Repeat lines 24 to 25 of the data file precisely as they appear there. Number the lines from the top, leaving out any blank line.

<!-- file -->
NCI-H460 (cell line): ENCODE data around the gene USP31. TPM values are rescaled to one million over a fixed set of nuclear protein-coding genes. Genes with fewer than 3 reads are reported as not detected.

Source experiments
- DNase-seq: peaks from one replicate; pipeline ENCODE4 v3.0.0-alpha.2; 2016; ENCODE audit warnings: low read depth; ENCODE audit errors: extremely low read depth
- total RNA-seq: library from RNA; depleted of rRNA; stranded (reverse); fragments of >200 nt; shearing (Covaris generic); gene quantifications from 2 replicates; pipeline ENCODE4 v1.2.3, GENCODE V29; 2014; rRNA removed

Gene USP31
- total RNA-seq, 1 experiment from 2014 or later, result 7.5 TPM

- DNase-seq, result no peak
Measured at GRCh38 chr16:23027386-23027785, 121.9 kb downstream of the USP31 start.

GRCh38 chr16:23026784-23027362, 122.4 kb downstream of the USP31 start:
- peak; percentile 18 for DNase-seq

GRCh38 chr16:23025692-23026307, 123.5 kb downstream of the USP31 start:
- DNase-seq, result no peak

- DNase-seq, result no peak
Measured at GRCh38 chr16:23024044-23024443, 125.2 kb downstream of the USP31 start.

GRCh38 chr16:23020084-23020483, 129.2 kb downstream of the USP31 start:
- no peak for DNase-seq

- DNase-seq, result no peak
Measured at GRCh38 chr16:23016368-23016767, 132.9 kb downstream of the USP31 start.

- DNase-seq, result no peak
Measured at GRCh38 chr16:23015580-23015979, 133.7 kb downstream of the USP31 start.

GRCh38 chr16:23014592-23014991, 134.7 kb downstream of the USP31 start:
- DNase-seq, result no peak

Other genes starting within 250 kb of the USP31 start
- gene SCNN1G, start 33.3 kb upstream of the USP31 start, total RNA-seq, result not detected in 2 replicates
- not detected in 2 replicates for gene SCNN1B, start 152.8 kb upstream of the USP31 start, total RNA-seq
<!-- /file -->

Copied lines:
- gene SCNN1G, start 33.3 kb upstream of the USP31 start, total RNA-seq, result not detected in 2 replicates
- not detected in 2 replicates for gene SCNN1B, start 152.8 kb upstream of the USP31 start, total RNA-seq